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Though Demjanjuk acknowledges these limitations on the scope of appeal, he presents a somewhat confusing melange of arguments. We will attempt to deal with them separately.



Before reaching the more technical arguments related to jurisdiction of the district court and the question of whether the crimes charged were within the treaty provisions, we deal with the sufficiency of the evidence. As noted, there was sworn testimony by affidavits from six witnesses who were at Treblinka in 1942 and 1943 who identified Demjanjuk. These witnesses stated that Demjanjuk was a guard who herded prisoners into the gas chambers and then actually operated the mechanism which filled the chambers with gas. In addition, several of the witnesses testified that they saw Demjanjuk beat and maim prisoners, some of whom died. Justice Holmes wrote in Fernandez that our task is to determine "whether there was any evidence warranting the finding that there was reasonable ground to believe the accused guilty." Id. (emphasis added). Surely the evidence in this case satisfied this lenient standard.


This court does not sit to rehear the district court's findings. Escobedo v. United States, 623 F.2d 1098, 1101 (5th Cir.1980). The evidence which the district court relied upon was properly authenticated by an official of the U.S. Department of State as required by 18 U.S.C. Sec. 3190. If properly authenticated, evidence may be received in an extradition case which could not have been received at a preliminary examination under state law. Collins v. Loisel, 259 U.S. 309, 313, 42 S.Ct. 469, 471, 66 L.Ed. 956 (1922). Thus it is immaterial that Demjanjuk had no opportunity to cross examine the affiants. The only evidentiary function of the extradition court is to determine whether there is sufficient evidence to justify holding a person for trial in another place. We are satisfied that the district court relied upon admissible evidence in making its determination in this case.


As noted earlier, Demjanjuk was identified by documentary evidence as having been at the SS training camp, Trawniki Exhibits 5 and 6 were the front and back of a German document which identified "Iwan Demjanjuk" as a guard in an SS unit. The heading showed that it was issued at Trawniki. On appeal Demjanjuk argues strenuously that the Trawniki documents were forged and that the government perpetrated a fraud upon the court by introducing them. This same argument was made in the denaturalization proceedings. The district court discussed this issue at some length in its opinion in those proceedings, and rejected Demjanjuk's contentions. 518 F.Supp. at 1365-69. This issue was also addressed by the district court in denying post-judgment motions for relief.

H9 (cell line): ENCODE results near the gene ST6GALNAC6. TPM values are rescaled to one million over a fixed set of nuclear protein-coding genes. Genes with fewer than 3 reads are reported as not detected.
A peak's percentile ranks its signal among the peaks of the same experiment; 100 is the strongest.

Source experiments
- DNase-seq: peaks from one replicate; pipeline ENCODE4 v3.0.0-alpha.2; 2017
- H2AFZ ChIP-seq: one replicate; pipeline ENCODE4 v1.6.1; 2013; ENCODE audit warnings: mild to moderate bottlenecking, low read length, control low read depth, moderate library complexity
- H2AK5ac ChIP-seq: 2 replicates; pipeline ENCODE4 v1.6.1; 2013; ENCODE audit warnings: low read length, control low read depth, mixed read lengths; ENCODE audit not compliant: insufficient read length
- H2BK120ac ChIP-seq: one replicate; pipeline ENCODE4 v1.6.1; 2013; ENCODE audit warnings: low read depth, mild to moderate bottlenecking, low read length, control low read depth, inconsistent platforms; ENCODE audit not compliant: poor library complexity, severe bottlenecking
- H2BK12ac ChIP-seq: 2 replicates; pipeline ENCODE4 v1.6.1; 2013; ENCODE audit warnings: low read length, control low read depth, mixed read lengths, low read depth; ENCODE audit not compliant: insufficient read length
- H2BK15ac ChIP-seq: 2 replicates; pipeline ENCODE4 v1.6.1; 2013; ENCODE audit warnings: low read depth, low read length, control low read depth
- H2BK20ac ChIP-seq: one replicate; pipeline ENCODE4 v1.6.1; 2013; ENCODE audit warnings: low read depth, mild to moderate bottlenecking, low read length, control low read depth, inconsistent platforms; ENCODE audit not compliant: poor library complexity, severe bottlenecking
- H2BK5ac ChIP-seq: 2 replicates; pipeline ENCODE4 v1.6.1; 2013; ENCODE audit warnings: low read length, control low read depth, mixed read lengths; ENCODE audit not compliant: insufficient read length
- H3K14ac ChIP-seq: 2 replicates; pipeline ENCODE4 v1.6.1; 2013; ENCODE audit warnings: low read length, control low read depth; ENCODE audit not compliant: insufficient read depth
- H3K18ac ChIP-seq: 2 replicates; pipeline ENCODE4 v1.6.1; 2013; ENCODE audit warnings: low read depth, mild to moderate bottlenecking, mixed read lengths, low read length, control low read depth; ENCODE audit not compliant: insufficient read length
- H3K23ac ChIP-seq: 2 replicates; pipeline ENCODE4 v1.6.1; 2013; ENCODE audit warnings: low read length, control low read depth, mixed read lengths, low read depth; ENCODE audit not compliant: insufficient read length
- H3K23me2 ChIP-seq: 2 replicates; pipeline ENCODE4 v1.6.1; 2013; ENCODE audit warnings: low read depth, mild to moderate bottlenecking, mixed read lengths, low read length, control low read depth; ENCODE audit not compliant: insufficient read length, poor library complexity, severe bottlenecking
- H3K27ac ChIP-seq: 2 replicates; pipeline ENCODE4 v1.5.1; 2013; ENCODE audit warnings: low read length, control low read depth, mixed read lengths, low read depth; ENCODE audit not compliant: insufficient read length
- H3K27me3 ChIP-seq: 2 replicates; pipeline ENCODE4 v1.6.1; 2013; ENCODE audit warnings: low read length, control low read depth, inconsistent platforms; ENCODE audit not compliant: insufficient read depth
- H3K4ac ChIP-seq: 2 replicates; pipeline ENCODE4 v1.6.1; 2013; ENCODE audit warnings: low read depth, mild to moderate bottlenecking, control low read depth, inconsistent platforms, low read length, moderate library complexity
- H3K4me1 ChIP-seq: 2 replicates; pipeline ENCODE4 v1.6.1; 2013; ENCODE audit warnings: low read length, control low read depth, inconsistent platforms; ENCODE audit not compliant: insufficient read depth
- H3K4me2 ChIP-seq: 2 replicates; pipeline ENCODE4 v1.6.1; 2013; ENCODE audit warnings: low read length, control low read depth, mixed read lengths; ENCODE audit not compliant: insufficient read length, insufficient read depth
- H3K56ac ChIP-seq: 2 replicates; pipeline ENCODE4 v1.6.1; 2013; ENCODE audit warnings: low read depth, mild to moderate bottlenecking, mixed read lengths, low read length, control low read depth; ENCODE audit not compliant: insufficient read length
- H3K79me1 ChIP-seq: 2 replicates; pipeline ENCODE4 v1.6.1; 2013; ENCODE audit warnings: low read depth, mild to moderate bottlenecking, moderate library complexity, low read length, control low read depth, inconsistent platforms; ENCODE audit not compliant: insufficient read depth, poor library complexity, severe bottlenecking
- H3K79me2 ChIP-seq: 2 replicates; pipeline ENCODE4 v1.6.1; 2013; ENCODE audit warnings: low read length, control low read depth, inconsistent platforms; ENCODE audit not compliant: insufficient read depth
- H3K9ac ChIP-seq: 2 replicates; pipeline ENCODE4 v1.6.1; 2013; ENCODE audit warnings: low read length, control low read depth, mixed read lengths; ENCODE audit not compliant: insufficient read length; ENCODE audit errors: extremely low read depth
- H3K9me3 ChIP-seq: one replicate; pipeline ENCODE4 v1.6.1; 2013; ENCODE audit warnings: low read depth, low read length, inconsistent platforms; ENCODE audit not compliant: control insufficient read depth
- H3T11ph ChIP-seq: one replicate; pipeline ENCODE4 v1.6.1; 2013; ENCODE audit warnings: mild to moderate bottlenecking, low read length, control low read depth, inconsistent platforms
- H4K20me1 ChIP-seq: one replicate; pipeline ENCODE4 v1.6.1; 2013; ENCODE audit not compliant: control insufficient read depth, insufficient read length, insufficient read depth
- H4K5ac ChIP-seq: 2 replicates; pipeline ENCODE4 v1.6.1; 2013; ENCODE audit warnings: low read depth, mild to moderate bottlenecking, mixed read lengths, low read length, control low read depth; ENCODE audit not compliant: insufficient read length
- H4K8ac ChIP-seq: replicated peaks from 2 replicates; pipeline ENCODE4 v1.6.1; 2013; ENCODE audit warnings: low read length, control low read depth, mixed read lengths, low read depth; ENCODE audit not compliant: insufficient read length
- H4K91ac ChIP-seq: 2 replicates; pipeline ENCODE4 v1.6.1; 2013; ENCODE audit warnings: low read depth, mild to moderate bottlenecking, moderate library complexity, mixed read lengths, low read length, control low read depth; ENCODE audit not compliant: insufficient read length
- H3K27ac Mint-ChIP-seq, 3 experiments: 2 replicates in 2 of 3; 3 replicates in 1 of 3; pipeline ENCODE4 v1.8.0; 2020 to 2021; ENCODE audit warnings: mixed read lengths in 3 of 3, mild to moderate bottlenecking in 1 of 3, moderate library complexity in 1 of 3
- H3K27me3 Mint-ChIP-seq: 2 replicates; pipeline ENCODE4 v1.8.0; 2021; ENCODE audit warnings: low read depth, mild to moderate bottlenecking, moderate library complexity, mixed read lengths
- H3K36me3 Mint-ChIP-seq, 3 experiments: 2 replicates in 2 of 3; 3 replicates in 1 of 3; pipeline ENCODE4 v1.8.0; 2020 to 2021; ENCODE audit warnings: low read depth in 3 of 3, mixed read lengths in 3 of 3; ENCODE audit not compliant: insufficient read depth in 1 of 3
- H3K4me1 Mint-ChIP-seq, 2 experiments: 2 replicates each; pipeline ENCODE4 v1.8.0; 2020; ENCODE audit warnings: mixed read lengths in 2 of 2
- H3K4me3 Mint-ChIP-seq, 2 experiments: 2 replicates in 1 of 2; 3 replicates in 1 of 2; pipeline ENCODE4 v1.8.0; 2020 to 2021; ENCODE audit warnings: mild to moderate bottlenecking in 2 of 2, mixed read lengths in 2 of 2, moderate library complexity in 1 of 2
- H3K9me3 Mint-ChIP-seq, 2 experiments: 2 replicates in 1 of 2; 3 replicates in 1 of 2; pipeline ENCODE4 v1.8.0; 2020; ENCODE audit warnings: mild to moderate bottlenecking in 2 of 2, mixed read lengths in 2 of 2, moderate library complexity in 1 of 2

In making these arguments as to the authenticity of the Trawniki documents, Demjanjuk overlooks one very important fact. The district court in the extradition proceedings made a specific finding that the other evidence identifying Demjanjuk as the guard "Ivan" at Treblinka was sufficient to support the extradition order without reference to the Trawniki document. Thus, even if this documentary evidence had been rejected, the eyewitness evidence alone was found sufficient. Since the district court did not rely on the "Trawniki card," its validity is not before the court. Of course, if we found any support in the record for the claim that the government deliberately offered a forged document as evidence, we would examine the entire proceedings for other evidence of fraud. However, the record before us lends no support to this very serious charge, and we reject it. Witnesses fully qualified to testify on the subject stated their opinions that the Trawniki documents were authentic.



One other issue raised by Demjanjuk requires consideration. On appeal Demjanjuk argues that Judge Battisti, having presided at the denaturalization proceedings, should have recused himself from the extradition hearing. In making this contention Demjanjuk relies on 28 U.S.C. Sec. 455(a) which requires a judge to disqualify himself "in any proceeding in which his impartiality might reasonably be questioned." The argument is that Judge Battisti, having found that Demjanjuk committed acts which required his denaturalization, might reasonably be considered biased against the same party in a subsequent extradition action. The problem with this argument is that in order to be disqualifying, a judge's alleged bias must emanate from some "extrajudicial source" rather than from participation in judicial proceedings. United States v. Grinnell Corp., 384 U.S. 563, 583, 86 S.Ct. 1698, 1710, 16 L.Ed.2d 778 (1966).